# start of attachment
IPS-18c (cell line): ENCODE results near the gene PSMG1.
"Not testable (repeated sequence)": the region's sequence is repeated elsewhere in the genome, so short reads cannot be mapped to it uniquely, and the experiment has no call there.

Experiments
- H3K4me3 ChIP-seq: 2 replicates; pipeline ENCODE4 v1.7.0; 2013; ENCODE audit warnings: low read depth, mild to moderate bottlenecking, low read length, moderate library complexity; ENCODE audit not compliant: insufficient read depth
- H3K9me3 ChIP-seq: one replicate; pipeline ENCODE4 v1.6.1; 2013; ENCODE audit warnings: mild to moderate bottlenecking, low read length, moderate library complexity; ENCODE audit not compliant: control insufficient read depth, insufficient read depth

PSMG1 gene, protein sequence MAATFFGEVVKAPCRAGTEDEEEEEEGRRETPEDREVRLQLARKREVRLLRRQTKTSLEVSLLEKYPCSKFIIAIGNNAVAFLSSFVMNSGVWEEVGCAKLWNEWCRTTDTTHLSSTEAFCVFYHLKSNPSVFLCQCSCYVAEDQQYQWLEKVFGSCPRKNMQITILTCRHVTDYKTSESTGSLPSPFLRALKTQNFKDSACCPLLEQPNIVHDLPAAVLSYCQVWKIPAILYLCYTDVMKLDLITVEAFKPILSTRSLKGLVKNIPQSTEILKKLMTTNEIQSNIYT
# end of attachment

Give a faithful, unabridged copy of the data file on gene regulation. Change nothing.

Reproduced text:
IPS-18c (cell line): ENCODE results near the gene PSMG1.
"Not testable (repeated sequence)": the region's sequence is repeated elsewhere in the genome, so short reads cannot be mapped to it uniquely, and the experiment has no call there.

Experiments
- H3K4me3 ChIP-seq: 2 replicates; pipeline ENCODE4 v1.7.0; 2013; ENCODE audit warnings: low read depth, mild to moderate bottlenecking, low read length, moderate library complexity; ENCODE audit not compliant: insufficient read depth
- H3K9me3 ChIP-seq: one replicate; pipeline ENCODE4 v1.6.1; 2013; ENCODE audit warnings: mild to moderate bottlenecking, low read length, moderate library complexity; ENCODE audit not compliant: control insufficient read depth, insufficient read depth

PSMG1 gene, protein sequence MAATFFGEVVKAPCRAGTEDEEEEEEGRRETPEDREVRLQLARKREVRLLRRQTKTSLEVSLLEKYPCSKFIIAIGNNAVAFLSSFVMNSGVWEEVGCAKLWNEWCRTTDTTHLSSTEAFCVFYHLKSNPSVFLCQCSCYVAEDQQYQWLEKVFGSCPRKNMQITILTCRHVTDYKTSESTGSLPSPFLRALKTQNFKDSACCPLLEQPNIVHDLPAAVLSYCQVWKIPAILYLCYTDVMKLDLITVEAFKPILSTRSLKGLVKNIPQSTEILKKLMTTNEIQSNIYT